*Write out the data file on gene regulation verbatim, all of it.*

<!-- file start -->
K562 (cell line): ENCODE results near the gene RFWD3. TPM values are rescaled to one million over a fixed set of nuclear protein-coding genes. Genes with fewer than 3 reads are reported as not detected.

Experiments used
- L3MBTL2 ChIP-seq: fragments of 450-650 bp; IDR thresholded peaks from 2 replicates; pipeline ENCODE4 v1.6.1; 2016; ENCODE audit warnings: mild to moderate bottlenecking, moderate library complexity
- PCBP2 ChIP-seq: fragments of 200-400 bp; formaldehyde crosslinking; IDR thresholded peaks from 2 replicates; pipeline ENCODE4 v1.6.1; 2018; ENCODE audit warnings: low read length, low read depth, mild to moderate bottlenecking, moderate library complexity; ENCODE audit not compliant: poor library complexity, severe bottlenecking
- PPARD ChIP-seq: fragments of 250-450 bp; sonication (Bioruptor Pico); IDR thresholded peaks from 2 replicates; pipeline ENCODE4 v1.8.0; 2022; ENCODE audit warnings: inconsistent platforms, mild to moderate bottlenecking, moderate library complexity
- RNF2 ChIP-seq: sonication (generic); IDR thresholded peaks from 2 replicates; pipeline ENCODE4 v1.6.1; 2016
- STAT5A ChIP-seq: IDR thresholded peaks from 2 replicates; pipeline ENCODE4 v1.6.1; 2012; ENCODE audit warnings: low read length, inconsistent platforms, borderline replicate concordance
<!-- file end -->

K562 (cell line): ENCODE results near the gene RFWD3. TPM values are rescaled to one million over a fixed set of nuclear protein-coding genes. Genes with fewer than 3 reads are reported as not detected.

Experiments used
- L3MBTL2 ChIP-seq: fragments of 450-650 bp; IDR thresholded peaks from 2 replicates; pipeline ENCODE4 v1.6.1; 2016; ENCODE audit warnings: mild to moderate bottlenecking, moderate library complexity
- PCBP2 ChIP-seq: fragments of 200-400 bp; formaldehyde crosslinking; IDR thresholded peaks from 2 replicates; pipeline ENCODE4 v1.6.1; 2018; ENCODE audit warnings: low read length, low read depth, mild to moderate bottlenecking, moderate library complexity; ENCODE audit not compliant: poor library complexity, severe bottlenecking
- PPARD ChIP-seq: fragments of 250-450 bp; sonication (Bioruptor Pico); IDR thresholded peaks from 2 replicates; pipeline ENCODE4 v1.8.0; 2022; ENCODE audit warnings: inconsistent platforms, mild to moderate bottlenecking, moderate library complexity
- RNF2 ChIP-seq: sonication (generic); IDR thresholded peaks from 2 replicates; pipeline ENCODE4 v1.6.1; 2016
- STAT5A ChIP-seq: IDR thresholded peaks from 2 replicates; pipeline ENCODE4 v1.6.1; 2012; ENCODE audit warnings: low read length, inconsistent platforms, borderline replicate concordance